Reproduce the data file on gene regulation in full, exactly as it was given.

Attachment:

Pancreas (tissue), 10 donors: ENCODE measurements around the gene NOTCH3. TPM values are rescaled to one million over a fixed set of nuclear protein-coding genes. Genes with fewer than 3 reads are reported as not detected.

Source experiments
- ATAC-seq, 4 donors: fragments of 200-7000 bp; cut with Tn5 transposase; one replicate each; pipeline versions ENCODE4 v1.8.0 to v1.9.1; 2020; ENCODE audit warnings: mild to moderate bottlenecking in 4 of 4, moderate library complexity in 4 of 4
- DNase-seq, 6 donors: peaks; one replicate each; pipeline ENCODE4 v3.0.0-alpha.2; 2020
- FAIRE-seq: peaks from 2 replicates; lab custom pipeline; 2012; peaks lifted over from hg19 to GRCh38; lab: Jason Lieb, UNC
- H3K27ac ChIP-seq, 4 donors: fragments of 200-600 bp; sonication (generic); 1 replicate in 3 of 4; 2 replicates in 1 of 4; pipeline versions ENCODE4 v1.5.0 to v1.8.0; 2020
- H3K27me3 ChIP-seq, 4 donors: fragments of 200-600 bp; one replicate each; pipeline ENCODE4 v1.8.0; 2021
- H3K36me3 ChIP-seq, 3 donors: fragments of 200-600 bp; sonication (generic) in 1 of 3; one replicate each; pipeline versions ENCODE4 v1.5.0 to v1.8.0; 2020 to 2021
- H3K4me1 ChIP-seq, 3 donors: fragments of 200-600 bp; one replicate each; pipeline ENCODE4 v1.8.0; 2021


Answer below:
Pancreas (tissue), 10 donors: ENCODE measurements around the gene NOTCH3. TPM values are rescaled to one million over a fixed set of nuclear protein-coding genes. Genes with fewer than 3 reads are reported as not detected.

Source experiments
- ATAC-seq, 4 donors: fragments of 200-7000 bp; cut with Tn5 transposase; one replicate each; pipeline versions ENCODE4 v1.8.0 to v1.9.1; 2020; ENCODE audit warnings: mild to moderate bottlenecking in 4 of 4, moderate library complexity in 4 of 4
- DNase-seq, 6 donors: peaks; one replicate each; pipeline ENCODE4 v3.0.0-alpha.2; 2020
- FAIRE-seq: peaks from 2 replicates; lab custom pipeline; 2012; peaks lifted over from hg19 to GRCh38; lab: Jason Lieb, UNC
- H3K27ac ChIP-seq, 4 donors: fragments of 200-600 bp; sonication (generic); 1 replicate in 3 of 4; 2 replicates in 1 of 4; pipeline versions ENCODE4 v1.5.0 to v1.8.0; 2020
- H3K27me3 ChIP-seq, 4 donors: fragments of 200-600 bp; one replicate each; pipeline ENCODE4 v1.8.0; 2021
- H3K36me3 ChIP-seq, 3 donors: fragments of 200-600 bp; sonication (generic) in 1 of 3; one replicate each; pipeline versions ENCODE4 v1.5.0 to v1.8.0; 2020 to 2021
- H3K4me1 ChIP-seq, 3 donors: fragments of 200-600 bp; one replicate each; pipeline ENCODE4 v1.8.0; 2021